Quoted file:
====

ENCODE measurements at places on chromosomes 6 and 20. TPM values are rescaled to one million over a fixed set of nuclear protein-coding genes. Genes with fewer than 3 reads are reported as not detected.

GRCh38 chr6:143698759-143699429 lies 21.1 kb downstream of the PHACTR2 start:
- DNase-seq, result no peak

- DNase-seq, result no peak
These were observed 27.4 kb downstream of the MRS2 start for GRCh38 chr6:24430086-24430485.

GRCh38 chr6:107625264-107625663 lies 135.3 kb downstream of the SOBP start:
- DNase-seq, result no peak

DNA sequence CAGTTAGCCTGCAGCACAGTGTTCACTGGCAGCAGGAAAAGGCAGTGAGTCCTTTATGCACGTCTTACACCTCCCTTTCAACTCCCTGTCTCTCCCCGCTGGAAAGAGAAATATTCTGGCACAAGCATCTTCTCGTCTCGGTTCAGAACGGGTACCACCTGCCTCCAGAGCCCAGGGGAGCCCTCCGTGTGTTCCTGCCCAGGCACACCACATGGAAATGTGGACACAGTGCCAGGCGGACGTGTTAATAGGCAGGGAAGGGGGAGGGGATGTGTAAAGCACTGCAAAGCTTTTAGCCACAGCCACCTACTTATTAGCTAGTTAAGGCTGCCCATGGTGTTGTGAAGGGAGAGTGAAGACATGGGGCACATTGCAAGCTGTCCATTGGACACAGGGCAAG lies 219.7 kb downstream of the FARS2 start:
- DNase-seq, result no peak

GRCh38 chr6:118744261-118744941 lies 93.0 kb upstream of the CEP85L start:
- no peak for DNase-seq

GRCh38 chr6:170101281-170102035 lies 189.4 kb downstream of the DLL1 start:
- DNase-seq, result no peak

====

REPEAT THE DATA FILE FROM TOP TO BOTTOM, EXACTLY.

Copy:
ENCODE measurements at places on chromosomes 6 and 20. TPM values are rescaled to one million over a fixed set of nuclear protein-coding genes. Genes with fewer than 3 reads are reported as not detected.

GRCh38 chr6:143698759-143699429 lies 21.1 kb downstream of the PHACTR2 start:
- DNase-seq, result no peak

- DNase-seq, result no peak
These were observed 27.4 kb downstream of the MRS2 start for GRCh38 chr6:24430086-24430485.

GRCh38 chr6:107625264-107625663 lies 135.3 kb downstream of the SOBP start:
- DNase-seq, result no peak

DNA sequence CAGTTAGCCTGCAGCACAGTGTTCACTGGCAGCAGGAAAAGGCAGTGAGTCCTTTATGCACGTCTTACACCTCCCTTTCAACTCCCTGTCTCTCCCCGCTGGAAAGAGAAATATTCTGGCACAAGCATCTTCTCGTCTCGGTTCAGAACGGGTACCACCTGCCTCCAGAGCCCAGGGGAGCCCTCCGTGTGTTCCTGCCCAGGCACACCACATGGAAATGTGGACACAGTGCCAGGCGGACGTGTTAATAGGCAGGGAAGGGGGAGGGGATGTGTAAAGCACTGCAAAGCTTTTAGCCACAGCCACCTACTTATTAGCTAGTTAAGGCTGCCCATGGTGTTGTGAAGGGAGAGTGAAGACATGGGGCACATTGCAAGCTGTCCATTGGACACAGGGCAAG lies 219.7 kb downstream of the FARS2 start:
- DNase-seq, result no peak

GRCh38 chr6:118744261-118744941 lies 93.0 kb upstream of the CEP85L start:
- no peak for DNase-seq

GRCh38 chr6:170101281-170102035 lies 189.4 kb downstream of the DLL1 start:
- DNase-seq, result no peak